Written by Sarah NEGEDU

Lockdown: FCT records increase in illegal structures

Some land developers may have taken advantage of the lock down period to carry out illegal developments across the nation's capital, the FCT Administration has hinted.

To this end, Department of Development Control of the FCTA says it will be embarking on a weekly site inspection and enforcement exercise to enable it identify and remove all illegal developments across the territory.

 

Director, FCTA Department of Development Control, Mukhtar Galadima, who disclosed this while inspecting some project sites, said the erring developers had built without approvals or built above approved number of units as well as other arbitrary charges of land use.

“I can attribute what you are saying to the unfortunate incidence of the COVID-19 pandemic. Because most of these deviations have occurred during this period of lockdown", he explained.

He vowed that the authorities would deal with each contravention based on its uniqueness: "And from what I have seen, it is either we condone or we condemn (the contraventions). Those we cannot condone, we apply appropriate sanctions -either it is for the payment of contravention charges where it is necessary and as approved by the authority, or where it is not, we remove them (illegal structures) automatically.

“We could also subject such contraventions to certain parameters, including paying for the whole value of that building to government. And for us to do that, we also have to check these parameters in terms of parking adequacy, plot coverage and density of the area.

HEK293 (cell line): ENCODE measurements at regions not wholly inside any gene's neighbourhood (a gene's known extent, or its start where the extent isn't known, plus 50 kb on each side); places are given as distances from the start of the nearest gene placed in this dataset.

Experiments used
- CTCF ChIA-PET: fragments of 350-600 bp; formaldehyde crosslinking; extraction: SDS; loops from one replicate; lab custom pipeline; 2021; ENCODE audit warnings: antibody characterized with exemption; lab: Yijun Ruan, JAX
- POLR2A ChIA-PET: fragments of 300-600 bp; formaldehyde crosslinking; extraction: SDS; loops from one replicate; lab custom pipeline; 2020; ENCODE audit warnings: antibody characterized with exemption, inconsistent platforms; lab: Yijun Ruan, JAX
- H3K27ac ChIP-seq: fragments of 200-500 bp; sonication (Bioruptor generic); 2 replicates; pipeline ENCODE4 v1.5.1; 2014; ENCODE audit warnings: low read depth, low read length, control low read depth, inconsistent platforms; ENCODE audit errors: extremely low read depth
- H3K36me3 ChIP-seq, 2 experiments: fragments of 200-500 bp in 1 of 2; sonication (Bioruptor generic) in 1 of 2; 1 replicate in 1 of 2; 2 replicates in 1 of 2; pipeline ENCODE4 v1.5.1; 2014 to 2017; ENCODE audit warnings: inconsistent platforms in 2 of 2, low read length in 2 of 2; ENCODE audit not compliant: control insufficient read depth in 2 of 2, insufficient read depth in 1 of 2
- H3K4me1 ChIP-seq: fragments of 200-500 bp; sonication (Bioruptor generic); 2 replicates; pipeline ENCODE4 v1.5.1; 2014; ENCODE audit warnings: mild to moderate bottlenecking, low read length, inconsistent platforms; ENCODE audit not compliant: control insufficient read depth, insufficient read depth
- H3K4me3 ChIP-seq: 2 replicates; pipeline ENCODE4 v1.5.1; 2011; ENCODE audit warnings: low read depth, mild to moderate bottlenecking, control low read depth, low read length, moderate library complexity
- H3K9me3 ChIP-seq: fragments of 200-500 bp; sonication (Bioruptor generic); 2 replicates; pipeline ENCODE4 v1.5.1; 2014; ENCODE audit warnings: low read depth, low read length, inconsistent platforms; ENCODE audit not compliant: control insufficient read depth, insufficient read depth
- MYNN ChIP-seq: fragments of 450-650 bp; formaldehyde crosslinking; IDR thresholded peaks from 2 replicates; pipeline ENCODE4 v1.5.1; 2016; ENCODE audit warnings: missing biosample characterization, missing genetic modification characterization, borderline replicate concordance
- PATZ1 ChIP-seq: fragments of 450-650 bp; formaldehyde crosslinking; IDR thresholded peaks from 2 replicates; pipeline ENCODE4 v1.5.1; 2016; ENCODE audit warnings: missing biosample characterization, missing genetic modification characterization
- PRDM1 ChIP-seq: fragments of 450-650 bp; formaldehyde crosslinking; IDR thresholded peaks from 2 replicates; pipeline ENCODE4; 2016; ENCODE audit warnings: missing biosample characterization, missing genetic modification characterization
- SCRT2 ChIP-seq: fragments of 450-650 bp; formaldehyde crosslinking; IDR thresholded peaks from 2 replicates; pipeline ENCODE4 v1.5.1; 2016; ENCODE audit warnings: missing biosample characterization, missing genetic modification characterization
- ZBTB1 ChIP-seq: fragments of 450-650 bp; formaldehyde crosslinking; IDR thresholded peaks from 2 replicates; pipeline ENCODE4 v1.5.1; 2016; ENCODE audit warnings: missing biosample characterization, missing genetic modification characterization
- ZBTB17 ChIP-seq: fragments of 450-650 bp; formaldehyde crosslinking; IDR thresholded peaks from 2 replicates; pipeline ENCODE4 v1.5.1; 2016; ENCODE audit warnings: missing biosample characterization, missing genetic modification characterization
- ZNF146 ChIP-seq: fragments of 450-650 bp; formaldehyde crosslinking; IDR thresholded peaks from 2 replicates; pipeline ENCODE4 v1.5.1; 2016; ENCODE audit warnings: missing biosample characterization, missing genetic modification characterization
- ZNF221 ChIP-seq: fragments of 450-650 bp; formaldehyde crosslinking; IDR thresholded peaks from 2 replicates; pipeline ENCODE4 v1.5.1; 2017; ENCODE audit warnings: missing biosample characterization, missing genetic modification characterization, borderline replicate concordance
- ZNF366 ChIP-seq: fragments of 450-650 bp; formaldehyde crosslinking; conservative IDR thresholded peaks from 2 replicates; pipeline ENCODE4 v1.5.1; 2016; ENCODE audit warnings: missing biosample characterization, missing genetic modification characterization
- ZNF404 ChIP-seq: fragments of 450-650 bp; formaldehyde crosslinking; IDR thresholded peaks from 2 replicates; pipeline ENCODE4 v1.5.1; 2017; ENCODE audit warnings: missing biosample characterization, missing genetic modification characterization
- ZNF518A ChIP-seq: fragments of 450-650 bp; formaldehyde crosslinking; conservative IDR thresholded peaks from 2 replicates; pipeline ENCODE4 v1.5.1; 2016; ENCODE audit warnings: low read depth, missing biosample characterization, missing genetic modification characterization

“At the end of the day, if we find out that these parameters are in agreement, then the developer is surcharged to pay the value of the property put on ground."

The team visited development sites Guzape, Asokoro and Katampe Extension Districts as well as the National Assembly Quarters, Apo, where structures were earmarked for immediate demolition.

Describing the Guzape and Katampe Extension developments as "impunity and flagrant abuses of building regulations", Galadima regretted that the developers had almost completed building eight units on each sites, instead of the four units approved by the authorities.

In the case of Asokoro, the Development Control boss said: "We were in Asokoro because of the past experience where somebody tried to modify what was approved for residential to hotel development. That's why we have been careful and cautious.

“The development adjoining that area, we have to be careful, that is why we are monitoring it from the excavation stage on a daily basis, to make sure they do not short-change the authority and become nuisance to the society.

The director who was visibly angry over total disregard for quit and stop work notices by a developer who carried on unperturbed inside the National Assembly Quarters, Apo, ordered that the property, a major expansion of a residential building without any approvals be demolished within 24-hours.

“This is a continuous exercise. Every Tuesday is dedicated to management sites' visit, and the essence of the visits is to inspect areas that have peculiar challenges and gather ideas on how to resolve them.”

 

Galadima therefore warned the public to desist from building any structure in the nation's capital without first obtaining approvals from relevant authorities, adding that his department would catch up with all illegal developers and correct them accordingly.

 

 

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